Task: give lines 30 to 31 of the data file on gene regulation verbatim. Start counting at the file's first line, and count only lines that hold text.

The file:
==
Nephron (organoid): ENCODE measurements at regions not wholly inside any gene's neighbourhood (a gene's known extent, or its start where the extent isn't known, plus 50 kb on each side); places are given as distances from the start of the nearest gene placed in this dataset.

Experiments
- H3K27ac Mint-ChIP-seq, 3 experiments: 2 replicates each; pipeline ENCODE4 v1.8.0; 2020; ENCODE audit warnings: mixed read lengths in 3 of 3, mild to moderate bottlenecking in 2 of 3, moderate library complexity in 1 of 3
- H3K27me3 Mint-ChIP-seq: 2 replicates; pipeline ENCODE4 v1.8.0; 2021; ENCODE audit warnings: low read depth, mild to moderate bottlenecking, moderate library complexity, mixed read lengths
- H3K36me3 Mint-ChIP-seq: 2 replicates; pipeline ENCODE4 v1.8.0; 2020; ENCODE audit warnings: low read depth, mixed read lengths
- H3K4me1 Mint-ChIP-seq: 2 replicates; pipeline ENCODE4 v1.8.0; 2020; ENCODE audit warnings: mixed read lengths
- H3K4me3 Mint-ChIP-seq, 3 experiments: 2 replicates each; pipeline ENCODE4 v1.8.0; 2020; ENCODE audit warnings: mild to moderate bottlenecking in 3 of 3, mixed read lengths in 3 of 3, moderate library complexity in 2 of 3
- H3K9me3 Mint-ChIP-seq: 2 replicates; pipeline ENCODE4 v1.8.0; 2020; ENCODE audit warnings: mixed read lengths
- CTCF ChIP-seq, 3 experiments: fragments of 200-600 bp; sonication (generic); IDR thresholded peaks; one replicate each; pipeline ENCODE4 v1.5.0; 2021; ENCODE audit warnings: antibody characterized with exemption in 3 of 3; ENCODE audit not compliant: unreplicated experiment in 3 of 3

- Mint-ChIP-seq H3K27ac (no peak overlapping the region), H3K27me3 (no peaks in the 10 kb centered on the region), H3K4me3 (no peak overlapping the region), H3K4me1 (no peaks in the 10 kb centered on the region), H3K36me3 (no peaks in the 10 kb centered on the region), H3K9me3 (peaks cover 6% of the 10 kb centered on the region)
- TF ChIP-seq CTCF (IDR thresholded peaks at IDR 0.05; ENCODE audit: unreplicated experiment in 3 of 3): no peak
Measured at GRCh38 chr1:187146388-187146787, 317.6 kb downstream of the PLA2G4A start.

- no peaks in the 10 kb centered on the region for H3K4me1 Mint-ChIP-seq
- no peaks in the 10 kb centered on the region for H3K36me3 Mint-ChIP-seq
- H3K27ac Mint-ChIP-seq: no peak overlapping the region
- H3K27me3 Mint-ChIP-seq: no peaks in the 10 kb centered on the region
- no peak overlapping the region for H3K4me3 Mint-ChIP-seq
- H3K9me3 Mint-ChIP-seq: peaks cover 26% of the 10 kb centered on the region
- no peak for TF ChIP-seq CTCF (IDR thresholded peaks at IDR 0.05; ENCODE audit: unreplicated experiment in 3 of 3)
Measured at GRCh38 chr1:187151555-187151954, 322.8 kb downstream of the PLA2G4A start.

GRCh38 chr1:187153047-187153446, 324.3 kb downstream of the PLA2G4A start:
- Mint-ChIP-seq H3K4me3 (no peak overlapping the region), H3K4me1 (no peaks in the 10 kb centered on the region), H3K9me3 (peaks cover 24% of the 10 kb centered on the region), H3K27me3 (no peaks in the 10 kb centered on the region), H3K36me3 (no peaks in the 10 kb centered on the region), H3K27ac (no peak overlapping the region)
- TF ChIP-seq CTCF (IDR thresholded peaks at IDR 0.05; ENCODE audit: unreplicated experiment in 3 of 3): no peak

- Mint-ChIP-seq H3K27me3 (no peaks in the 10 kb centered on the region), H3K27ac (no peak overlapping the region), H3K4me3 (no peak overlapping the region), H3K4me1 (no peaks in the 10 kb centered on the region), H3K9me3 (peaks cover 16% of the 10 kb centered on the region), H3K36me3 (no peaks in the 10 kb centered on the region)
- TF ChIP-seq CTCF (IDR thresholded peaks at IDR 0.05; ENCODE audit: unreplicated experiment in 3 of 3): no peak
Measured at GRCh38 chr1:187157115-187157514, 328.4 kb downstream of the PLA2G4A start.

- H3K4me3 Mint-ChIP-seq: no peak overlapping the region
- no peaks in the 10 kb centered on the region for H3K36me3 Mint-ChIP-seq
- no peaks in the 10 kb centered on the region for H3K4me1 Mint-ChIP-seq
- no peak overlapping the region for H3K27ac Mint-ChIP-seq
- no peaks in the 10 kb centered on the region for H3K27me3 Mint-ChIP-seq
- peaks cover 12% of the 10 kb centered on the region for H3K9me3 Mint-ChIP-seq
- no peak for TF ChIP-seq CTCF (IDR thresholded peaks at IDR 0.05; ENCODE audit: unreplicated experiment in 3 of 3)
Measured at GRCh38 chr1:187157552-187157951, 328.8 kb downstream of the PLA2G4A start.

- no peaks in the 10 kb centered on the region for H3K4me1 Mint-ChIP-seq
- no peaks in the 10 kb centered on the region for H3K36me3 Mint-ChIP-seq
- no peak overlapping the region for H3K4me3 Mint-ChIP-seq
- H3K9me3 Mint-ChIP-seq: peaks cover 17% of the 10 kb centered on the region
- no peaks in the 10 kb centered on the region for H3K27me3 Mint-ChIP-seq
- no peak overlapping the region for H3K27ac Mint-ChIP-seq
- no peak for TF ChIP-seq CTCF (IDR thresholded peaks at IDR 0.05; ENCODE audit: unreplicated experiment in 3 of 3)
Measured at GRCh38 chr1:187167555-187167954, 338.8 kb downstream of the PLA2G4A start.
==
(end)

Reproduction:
- no peak overlapping the region for H3K27ac Mint-ChIP-seq
- no peaks in the 10 kb centered on the region for H3K27me3 Mint-ChIP-seq